We consider the problem of determining the optimal accuracy of public statistics when increased accuracy requires a loss of privacy. To formalize this allocation problem, we use tools from statistics and computer science to model the publication technology used by a public statistical agency. We derive the demand for accurate statistics from first principles to generate interdependent preferences that account for the public-good nature of both data accuracy and privacy loss. We first show data accuracy is inefficiently under-supplied by a private provider. Solving the appropriate social planner’s problem produces an implementable publication strategy. We implement the socially optimal publication plan for statistics on income and health status using data from the American Community Survey, National Health Interview Survey, Federal Statistical System Public Opinion Survey and Cornell National Social Survey. Our analysis indicates that welfare losses from providing too much privacy protection and, therefore, too little accuracy can be substantial.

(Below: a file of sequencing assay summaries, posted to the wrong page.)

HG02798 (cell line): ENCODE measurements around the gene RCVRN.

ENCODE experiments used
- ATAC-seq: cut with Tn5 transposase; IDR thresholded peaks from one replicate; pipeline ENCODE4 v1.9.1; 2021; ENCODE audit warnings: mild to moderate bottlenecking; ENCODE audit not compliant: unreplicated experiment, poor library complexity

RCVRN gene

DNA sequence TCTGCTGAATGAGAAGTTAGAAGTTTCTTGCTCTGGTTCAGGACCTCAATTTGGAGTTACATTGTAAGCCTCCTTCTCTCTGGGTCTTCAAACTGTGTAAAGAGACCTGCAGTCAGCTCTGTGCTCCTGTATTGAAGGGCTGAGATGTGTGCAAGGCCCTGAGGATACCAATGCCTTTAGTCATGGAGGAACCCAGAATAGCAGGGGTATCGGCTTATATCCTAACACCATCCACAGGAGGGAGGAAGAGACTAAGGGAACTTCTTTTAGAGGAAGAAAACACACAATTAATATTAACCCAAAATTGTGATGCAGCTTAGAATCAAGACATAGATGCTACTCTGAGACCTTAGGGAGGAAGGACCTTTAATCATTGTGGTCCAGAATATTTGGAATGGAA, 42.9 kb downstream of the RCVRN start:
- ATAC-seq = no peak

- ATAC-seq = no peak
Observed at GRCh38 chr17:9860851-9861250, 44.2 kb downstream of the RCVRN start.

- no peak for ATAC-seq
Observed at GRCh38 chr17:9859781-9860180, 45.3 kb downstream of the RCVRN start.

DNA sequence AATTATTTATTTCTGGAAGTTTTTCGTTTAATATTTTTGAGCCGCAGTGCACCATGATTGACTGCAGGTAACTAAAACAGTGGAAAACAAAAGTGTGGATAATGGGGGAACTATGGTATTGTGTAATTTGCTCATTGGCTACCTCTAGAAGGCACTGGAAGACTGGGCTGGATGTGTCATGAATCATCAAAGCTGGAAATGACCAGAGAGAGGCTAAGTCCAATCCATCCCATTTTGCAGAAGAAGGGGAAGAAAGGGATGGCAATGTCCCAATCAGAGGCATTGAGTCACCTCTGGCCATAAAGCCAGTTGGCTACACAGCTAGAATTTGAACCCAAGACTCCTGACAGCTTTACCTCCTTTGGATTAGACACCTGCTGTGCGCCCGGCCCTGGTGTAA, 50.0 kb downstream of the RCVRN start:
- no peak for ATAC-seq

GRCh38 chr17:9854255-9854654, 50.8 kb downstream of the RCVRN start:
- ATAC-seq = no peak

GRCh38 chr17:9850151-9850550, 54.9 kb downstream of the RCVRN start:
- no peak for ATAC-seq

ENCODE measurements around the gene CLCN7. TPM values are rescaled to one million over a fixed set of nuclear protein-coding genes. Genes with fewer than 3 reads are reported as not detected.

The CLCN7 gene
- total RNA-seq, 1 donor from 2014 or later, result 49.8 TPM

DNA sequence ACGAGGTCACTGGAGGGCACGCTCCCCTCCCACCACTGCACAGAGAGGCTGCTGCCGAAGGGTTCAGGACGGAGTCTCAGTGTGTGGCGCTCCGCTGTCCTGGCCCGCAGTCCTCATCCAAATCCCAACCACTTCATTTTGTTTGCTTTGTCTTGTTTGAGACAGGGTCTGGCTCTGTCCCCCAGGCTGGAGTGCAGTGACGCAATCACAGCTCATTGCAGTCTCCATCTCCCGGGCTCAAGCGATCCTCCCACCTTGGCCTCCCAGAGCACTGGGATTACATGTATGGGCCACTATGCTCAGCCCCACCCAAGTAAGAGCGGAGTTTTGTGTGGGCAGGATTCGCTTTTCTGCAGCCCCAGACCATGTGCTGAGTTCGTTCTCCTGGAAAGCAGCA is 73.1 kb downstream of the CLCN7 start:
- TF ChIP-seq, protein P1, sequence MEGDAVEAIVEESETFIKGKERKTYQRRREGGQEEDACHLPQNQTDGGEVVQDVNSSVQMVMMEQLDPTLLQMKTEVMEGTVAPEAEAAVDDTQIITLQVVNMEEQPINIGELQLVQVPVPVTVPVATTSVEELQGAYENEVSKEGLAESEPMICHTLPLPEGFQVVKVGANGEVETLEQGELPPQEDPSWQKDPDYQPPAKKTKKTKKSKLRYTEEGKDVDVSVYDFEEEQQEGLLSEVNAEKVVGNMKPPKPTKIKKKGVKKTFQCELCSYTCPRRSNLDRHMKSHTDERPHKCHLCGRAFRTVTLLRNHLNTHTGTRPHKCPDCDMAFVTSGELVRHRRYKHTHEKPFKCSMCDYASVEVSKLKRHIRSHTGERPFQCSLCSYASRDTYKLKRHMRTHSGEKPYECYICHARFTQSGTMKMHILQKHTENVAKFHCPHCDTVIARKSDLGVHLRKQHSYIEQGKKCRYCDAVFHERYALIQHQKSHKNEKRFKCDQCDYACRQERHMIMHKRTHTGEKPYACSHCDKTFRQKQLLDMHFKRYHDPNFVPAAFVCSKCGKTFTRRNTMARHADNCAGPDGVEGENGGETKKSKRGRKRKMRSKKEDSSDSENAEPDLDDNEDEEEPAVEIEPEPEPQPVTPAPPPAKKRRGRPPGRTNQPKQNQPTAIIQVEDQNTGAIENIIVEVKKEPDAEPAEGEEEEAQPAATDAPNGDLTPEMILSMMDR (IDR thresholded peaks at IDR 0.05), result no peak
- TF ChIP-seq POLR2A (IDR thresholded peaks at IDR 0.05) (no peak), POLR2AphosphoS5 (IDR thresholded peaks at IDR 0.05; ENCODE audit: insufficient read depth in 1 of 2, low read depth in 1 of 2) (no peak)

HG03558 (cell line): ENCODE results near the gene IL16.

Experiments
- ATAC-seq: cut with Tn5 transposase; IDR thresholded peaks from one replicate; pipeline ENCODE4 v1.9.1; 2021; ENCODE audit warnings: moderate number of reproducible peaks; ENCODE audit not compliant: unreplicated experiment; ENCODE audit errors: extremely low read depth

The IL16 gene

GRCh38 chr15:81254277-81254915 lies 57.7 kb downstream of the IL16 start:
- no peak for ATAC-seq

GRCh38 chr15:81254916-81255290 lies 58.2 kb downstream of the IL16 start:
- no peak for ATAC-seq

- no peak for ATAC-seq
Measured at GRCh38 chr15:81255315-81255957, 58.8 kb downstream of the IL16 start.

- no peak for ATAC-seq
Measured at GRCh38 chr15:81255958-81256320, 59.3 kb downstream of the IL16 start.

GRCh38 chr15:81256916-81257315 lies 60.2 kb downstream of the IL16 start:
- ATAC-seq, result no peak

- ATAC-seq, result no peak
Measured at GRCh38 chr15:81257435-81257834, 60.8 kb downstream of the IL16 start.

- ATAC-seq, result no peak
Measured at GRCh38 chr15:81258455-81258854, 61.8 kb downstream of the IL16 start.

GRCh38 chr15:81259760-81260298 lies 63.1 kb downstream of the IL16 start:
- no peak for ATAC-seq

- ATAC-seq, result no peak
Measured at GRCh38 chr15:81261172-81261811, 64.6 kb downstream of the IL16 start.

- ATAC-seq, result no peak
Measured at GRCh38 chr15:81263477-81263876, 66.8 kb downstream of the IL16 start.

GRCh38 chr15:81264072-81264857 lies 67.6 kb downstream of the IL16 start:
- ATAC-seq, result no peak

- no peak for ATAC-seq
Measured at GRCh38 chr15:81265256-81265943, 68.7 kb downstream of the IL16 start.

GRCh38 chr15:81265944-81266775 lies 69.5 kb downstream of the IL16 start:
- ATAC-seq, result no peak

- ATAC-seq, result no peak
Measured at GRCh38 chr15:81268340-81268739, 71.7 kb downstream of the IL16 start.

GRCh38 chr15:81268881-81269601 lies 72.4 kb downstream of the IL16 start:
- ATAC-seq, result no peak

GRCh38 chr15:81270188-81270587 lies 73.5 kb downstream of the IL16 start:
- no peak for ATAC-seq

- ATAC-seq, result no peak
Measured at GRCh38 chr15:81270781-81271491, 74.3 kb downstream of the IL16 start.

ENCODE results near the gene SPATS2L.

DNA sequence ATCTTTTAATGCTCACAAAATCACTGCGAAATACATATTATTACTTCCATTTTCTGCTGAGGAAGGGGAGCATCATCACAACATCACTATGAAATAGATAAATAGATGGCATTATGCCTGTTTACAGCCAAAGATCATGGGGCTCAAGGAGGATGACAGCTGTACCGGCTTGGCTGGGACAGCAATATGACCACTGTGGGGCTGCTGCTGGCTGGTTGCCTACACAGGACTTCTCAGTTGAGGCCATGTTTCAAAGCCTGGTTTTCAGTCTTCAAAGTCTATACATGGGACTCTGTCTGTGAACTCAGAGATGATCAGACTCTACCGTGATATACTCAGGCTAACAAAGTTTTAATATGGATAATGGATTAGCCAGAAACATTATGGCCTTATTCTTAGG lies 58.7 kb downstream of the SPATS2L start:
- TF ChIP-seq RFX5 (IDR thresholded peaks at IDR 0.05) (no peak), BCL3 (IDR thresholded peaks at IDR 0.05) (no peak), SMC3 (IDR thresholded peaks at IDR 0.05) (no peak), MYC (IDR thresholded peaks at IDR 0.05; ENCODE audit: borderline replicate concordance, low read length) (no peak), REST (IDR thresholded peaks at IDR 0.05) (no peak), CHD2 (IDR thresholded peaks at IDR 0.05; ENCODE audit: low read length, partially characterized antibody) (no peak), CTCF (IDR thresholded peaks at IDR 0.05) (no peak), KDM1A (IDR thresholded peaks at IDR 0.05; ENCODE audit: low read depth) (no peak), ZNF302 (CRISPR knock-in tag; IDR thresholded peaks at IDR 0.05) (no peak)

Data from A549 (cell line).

BIO: John M. Abowd is Associate Director for Research and Methodology and Chief Scientist at the Census Bureau and the Edmund Ezra Day Professor of Economics, Professor of Statistics and Information Science at Cornell University. He is also Research Associate at the National Bureau of Economic Research (on leave while serving in the federal government), Research Affiliate at the Centre de Recherche en Economie et Statistique (CREST, Paris, France), Research Fellow at the Institute for Labor Economics (IZA, Bonn, Germany), and Research Fellow at IAB (Institut für Arbeitsmarkt-und Berufsforschung, Nürnberg, Germany). He is the past President (2014-2015) and Fellow of the Society of Labor Economists; past Chair (2013) of the Business and Economic Statistics Section and Fellow of the American Statistical Association; elected member of the International Statistical Institute; and a fellow of the Econometric Society. He has served as Distinguished Senior Research Fellow at the United States Census Bureau (1998-2016) and on the National Academies’ Committee on National Statistics (2010-2016). He currently serves on the American Economic Association’s Committee on Economic Statistics (2013-2018). He was the Director of the Cornell Institute for Social and Economic Research (CISER) from 1999 to 2007. His current research focuses on the creation, dissemination, privacy protection, and use of linked, longitudinal data on employees and employers.